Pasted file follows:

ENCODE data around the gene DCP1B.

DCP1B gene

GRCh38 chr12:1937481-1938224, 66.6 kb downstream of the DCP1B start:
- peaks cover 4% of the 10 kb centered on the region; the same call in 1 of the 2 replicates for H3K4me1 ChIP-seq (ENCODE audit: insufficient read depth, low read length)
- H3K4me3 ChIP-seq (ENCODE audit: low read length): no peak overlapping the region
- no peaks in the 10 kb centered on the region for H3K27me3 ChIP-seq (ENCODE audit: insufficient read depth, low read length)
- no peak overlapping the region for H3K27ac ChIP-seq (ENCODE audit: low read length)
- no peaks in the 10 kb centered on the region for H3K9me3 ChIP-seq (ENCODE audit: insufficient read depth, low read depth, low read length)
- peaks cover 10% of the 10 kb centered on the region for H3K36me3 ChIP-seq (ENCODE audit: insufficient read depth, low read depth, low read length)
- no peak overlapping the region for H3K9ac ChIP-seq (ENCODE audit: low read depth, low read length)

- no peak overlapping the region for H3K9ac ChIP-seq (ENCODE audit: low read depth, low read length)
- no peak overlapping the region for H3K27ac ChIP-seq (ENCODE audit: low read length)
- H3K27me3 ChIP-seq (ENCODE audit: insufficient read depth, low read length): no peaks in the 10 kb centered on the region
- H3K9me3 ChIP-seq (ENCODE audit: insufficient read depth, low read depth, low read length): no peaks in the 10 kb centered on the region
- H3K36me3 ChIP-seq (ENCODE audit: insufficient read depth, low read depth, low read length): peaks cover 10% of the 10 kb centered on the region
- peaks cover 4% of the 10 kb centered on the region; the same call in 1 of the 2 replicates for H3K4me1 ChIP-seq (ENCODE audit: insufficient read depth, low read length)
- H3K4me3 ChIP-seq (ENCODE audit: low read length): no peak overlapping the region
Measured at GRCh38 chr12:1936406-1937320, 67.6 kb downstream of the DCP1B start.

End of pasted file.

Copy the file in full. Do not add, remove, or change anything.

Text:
ENCODE data around the gene DCP1B.

DCP1B gene

GRCh38 chr12:1937481-1938224, 66.6 kb downstream of the DCP1B start:
- peaks cover 4% of the 10 kb centered on the region; the same call in 1 of the 2 replicates for H3K4me1 ChIP-seq (ENCODE audit: insufficient read depth, low read length)
- H3K4me3 ChIP-seq (ENCODE audit: low read length): no peak overlapping the region
- no peaks in the 10 kb centered on the region for H3K27me3 ChIP-seq (ENCODE audit: insufficient read depth, low read length)
- no peak overlapping the region for H3K27ac ChIP-seq (ENCODE audit: low read length)
- no peaks in the 10 kb centered on the region for H3K9me3 ChIP-seq (ENCODE audit: insufficient read depth, low read depth, low read length)
- peaks cover 10% of the 10 kb centered on the region for H3K36me3 ChIP-seq (ENCODE audit: insufficient read depth, low read depth, low read length)
- no peak overlapping the region for H3K9ac ChIP-seq (ENCODE audit: low read depth, low read length)

- no peak overlapping the region for H3K9ac ChIP-seq (ENCODE audit: low read depth, low read length)
- no peak overlapping the region for H3K27ac ChIP-seq (ENCODE audit: low read length)
- H3K27me3 ChIP-seq (ENCODE audit: insufficient read depth, low read length): no peaks in the 10 kb centered on the region
- H3K9me3 ChIP-seq (ENCODE audit: insufficient read depth, low read depth, low read length): no peaks in the 10 kb centered on the region
- H3K36me3 ChIP-seq (ENCODE audit: insufficient read depth, low read depth, low read length): peaks cover 10% of the 10 kb centered on the region
- peaks cover 4% of the 10 kb centered on the region; the same call in 1 of the 2 replicates for H3K4me1 ChIP-seq (ENCODE audit: insufficient read depth, low read length)
- H3K4me3 ChIP-seq (ENCODE audit: low read length): no peak overlapping the region
Measured at GRCh38 chr12:1936406-1937320, 67.6 kb downstream of the DCP1B start.